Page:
Tuesday, September 23, 2008

Y'know... for kids.

I read something very heart warming today. Without wishing to turn this into an Elbow-centric blog, I think that this should be pointed out. Elbow want to make an album of children's music as they reckon there is very little decent music for kids. I, for one, applaud them.

This notion has been buzzing round my head for a few days and the thought was stoked, not least, by the discussion of childhood car songs over on the MamaShip (Ralph McTell and Nerys Hughes at the Alphabet Zoo for me...).

You see, I've reached a point in my life which I'm sure must come to us all. When we are in the car - indeed sometimes at home as well - Mini Frod now feels quite free to ask that we listen to 'my songs' at any and all times as opposed to, say, 'daddy's songs'. So this has meant a large recent exposure amongst the 'Frods to a handful of those kind of kids CDs to which Elbow are reacting. And, by and large, they are absolutely right. It's cack. Almost all of it.

And yet...

Every now and then one of the tunes seems to stand out. It's been, well, produced. Properly and all that. Some of the songs are startling for the amount of balls they spout. Some are just a badly programmed Casio and a profoundly over-enthused voice. Some, terror of all terrors, actually involve groups of freakishly disinterested children singing.

But one of our CDs is worth it all for this tune, which I'd never heard before. Heavy heavy drums. Avant-garde lyrics. A neat shuffling synth and a damn fine tune. I give you, Peter Perkins.

31 Peter Perkins.mp3

So does anyone else have any experience of great/awful kids music? And would you have chosen Elbow to produce a kids album above, say, The Flaming Lips or Babyshambles? Or, indeed, Fuck Buttons?

Any thoughts?

Oh, just to remind you who Elbow are, here's Snooks (Progress Report), whose name at least sounds like a bizarre nursery rhyme...

04 Snooks (progress report).mp3

Note the similar drums....


snadfrod said...

Just to clarify, two of my suggestions for bands to do kids music are not serious. Can you guess which two?

Shoey said...

Not sure that Babyshambles would work, Fuck Buttons might if they changed their name to Chocolate Buttons.

Would recommend:

The Wedding Present - "White Horses"
The Toy Dolls - "Nellie the Elephant"
David Boulter (Tindersticks) - "Song's for the Young at Heart". Includes Bonnie "Prince" Billy's "Puff the Magic Dragon" & Jarvis Cocker reading "The Lion & Albert"
"Reggae for Kids" was popular with the shoebabies back in the day. Yellowman's version of "This Old Man" was a particular fave.

el derino said...

There was an album of children's songs called Colours Are Brighter released a couple of years ago which had tracks by Belle & Sebastian, Flaming Lips, Half Man Half Biscuit and others.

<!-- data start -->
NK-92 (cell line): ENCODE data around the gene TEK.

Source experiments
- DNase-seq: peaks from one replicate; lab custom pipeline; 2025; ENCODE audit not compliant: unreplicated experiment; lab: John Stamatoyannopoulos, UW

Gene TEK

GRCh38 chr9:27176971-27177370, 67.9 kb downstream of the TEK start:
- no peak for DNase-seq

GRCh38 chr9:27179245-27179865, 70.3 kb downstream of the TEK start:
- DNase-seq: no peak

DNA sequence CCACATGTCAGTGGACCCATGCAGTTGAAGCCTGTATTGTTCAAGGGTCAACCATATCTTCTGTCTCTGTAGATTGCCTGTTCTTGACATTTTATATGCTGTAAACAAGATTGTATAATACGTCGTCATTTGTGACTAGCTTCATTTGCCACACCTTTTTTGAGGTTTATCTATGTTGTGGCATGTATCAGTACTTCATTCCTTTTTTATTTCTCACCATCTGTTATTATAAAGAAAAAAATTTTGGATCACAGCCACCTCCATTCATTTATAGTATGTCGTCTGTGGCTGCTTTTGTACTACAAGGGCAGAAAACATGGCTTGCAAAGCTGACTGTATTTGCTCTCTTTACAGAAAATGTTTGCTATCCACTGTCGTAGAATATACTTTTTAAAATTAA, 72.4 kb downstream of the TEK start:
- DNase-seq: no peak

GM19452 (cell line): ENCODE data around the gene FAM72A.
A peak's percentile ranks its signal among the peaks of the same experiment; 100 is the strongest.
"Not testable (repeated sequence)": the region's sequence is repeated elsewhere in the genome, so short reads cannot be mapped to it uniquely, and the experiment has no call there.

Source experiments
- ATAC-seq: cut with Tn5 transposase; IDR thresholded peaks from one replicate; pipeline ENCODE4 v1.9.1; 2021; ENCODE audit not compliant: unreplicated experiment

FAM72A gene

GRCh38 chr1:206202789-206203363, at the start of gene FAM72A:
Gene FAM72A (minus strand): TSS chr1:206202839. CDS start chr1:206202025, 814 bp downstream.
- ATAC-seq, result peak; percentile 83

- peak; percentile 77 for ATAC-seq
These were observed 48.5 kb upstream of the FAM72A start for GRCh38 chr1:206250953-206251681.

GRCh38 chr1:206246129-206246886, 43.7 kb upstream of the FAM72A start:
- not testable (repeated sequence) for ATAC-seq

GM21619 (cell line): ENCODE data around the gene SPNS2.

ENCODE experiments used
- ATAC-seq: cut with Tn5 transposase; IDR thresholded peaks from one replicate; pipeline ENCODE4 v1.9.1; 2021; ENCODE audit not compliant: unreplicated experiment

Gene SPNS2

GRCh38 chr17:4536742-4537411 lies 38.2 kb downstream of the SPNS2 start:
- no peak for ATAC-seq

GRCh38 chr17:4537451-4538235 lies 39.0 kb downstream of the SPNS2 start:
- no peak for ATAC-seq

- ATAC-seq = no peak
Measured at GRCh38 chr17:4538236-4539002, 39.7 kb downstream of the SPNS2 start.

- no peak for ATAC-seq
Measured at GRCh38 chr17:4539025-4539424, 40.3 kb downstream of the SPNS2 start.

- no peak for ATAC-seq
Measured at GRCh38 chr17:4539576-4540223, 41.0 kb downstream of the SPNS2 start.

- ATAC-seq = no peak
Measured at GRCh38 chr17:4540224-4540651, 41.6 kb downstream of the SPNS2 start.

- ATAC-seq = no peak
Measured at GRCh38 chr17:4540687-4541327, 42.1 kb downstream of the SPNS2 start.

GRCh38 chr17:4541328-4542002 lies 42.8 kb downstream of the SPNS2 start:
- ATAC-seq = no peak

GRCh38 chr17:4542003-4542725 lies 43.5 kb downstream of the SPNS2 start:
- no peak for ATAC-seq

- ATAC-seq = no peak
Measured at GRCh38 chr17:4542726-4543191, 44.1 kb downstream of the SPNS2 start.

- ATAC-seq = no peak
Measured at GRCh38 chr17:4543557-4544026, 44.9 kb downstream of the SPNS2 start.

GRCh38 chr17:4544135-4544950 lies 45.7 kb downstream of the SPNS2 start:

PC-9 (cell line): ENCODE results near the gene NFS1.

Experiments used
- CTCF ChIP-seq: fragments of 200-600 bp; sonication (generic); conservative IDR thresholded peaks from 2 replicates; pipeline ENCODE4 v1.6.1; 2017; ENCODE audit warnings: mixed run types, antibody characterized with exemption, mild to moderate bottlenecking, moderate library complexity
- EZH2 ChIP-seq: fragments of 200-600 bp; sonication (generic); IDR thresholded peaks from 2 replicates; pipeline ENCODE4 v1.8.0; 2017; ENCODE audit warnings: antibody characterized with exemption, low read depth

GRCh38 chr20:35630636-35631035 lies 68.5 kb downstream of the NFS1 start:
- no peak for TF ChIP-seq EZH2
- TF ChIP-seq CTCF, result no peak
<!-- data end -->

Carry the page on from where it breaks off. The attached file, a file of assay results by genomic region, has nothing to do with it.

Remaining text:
Also I'm sure I read something about St Etienne doing a CD of children's songs not so long ago. I think they were motivated by the same reaction you and Elbow had - they all had kids and found they couldn't stand any of the "kids' music" on sale so they thought they should just make their own.

ToffeeBoy said...

Look no further than Jonathan Richman (see the post below this one!) - this is probably not an exhaustive list of children's songs (or child friendly songs) from his repertoire, but here goes:

Buzz Buzz Buzz
Party In The Woods Tonight
I'm Nature's Mosquito
Double Chocolate Malted
Not Yet Three
I'm A Little Airplane
Hey There Little Insect
Egyptian Reggae
I'm A Little Dinosaur
My Little Kookenhaken
Here Come The Martian Martians
Rockin' Rockin' Leprechauns
The Wheels On The Bus
Ice Cream Man
Roller Coaster By The Sea
The UFO Man
Rockin' Shopping Center

Guaranteed to keep your little 'uns happy on those long journeys...

May1366 said...

I remember Nerys Hughes' kangaroo song on Alphabet Zoo, or rather her kangaroo dance - that weren't suitable for no kids!

Interesting topic - and one that's increasingly complicated to navigate in these times of infantilised adulthood and innocence-drained childhoods. Having two boys (7 & 4) whose tastes reside more in R&B and hip-hop than in CBeebies, I'm on all sides of the fence - glad they like stuff I can listen to; unsure whether the occasional but sometimes wildly - yes, Mr West, I mean you - inappropriate lyrics and saucy videos do damage or represent a necessary whiff of contraband in an otherwise far more cosseted and chaperoned existence than my childhood; surprised by how completely I'm acclimatising to High School Musical and contemplating how Ashley Tisdale may be the 21st century's Celeste Holm.

But one actual suggestion in amongst all this waffle: Oscar Brown Jr - Signifyin' Monkey. An Aesop's Fable as playful jazz vocal. I sang it to my eldest when he was less than a week old: it held his attention then, captivated him as a toddler, and he still loves it.

Frogprincess said...

Jane and Rod from Rainbow, anyone? Yes I DID have an album.

snadfrod said...

@FP - I reckon Freddy might be on your case for leaving him out, you know. Take them as a tram or don't take them at all...

@toffee - as I spent ages writing my post you got your excellent Jonathan Richman one posted, so donds for any and all of his kids stuff. Is there one album or should I go a-downloadin'?

snadfrod said...

A 'tram'? Obviously I meant a 'team'. Sheesh...

Tatanka Yotanka said...

Long journeys were what the mix tape was conceived for, I used to get mine to help put them together, 'cos then it was only ever three or four minutes 'til respite from the Kindergarten Kwire ... and vicey vespa. They really got into the whole process and classic tapes like Skeggy '94 still come up for discussion. Obviously ma & pa's picks can't major on Diamanda Galas, Peter Hammill or death metal, but mine used to love tracks from the Bonzos, Leon Rosselson, Judge Smith etc ...